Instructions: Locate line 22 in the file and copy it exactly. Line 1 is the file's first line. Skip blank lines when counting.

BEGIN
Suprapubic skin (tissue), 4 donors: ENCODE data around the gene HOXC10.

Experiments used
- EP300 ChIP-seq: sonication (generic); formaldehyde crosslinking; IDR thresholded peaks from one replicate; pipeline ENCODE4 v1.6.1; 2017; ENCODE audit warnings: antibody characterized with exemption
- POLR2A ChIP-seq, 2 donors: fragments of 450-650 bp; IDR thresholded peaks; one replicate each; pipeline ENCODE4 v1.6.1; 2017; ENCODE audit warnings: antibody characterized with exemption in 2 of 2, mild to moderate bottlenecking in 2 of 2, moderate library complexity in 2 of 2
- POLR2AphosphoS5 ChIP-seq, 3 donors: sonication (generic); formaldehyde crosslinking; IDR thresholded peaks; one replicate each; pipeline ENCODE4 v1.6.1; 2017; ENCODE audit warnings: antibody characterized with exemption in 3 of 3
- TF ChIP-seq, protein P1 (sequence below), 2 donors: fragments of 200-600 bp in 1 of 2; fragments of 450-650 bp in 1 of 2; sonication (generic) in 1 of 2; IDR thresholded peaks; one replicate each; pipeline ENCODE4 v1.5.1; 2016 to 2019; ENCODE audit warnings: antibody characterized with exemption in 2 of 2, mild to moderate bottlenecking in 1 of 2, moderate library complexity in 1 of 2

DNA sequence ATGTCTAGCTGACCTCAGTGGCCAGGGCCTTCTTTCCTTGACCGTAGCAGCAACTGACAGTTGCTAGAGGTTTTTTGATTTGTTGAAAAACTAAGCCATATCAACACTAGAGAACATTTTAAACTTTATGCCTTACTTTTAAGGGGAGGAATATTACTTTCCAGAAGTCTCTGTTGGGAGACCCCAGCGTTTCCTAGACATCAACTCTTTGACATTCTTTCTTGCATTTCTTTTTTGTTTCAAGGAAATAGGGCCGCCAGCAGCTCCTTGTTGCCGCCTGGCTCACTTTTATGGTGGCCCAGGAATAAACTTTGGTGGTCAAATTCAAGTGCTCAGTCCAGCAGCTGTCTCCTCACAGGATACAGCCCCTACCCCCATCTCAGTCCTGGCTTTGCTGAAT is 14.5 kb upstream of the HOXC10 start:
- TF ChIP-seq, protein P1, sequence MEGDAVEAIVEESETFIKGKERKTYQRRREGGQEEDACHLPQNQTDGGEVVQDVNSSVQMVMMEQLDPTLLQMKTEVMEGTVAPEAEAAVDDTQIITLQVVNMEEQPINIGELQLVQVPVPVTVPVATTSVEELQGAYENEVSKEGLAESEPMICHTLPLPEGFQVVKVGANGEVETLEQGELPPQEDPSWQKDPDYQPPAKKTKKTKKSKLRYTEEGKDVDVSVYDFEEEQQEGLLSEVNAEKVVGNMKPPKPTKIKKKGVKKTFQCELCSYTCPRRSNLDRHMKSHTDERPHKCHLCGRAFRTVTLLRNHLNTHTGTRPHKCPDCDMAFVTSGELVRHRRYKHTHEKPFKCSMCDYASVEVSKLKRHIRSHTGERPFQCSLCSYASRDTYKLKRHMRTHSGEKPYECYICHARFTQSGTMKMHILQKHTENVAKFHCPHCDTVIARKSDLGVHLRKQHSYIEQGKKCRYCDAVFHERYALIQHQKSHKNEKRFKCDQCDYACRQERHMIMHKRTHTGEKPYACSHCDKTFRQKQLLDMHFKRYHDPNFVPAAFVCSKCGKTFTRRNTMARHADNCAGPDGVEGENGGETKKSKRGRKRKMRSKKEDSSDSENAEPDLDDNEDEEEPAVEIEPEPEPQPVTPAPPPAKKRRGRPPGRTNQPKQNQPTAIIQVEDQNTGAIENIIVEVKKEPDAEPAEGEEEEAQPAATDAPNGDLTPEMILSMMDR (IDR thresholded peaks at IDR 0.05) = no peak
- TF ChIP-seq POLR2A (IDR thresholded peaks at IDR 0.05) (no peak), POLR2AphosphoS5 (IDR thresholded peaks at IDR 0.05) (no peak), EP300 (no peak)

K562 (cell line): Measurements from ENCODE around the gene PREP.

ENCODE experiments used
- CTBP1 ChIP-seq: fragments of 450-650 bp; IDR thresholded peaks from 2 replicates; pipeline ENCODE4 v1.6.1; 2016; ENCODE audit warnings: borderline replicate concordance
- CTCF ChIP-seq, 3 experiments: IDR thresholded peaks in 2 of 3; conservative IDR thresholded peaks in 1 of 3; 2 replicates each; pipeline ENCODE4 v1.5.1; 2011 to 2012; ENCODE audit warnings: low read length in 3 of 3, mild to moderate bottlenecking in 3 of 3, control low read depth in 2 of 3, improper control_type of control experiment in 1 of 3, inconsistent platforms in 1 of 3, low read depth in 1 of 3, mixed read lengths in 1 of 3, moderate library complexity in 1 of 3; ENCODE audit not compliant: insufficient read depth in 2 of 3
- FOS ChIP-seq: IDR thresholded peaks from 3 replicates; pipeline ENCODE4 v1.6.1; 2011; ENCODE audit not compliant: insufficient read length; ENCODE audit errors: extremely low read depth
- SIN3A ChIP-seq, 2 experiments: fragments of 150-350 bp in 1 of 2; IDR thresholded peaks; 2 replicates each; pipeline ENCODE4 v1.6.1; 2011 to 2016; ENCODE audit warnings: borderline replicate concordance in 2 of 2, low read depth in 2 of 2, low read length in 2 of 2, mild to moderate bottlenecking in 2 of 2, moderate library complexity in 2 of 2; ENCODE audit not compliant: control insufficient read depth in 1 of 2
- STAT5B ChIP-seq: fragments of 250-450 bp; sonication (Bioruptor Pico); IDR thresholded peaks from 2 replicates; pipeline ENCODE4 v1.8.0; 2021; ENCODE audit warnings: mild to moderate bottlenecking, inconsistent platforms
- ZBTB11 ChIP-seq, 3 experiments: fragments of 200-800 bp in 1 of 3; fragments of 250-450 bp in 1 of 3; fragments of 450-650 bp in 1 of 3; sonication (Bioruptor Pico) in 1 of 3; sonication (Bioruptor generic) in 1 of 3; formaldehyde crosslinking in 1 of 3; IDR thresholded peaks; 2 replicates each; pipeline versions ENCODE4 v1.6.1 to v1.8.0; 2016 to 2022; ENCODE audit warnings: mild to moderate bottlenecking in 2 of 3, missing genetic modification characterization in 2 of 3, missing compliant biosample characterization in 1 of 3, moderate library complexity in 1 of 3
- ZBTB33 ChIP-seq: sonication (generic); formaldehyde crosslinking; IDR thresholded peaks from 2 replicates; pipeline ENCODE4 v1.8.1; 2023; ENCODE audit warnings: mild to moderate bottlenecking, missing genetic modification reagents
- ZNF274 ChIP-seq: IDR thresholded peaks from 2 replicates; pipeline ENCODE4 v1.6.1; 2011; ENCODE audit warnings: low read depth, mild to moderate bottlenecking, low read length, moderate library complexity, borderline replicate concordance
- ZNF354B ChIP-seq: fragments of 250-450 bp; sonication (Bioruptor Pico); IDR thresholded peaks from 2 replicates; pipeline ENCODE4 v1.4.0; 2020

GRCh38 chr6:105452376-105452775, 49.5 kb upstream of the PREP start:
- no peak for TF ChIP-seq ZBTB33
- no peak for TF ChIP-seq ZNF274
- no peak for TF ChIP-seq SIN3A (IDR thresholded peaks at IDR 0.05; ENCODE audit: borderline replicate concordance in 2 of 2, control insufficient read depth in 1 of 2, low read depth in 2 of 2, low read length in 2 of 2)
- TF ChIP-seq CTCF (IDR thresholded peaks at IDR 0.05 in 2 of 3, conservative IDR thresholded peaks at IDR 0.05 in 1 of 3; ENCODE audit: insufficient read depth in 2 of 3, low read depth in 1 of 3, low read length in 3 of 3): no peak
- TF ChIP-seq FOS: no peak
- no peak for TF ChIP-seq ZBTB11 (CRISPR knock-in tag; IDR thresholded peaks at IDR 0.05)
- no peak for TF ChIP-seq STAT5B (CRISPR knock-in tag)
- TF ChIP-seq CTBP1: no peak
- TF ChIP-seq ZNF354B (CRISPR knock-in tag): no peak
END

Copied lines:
- no peak for TF ChIP-seq ZBTB33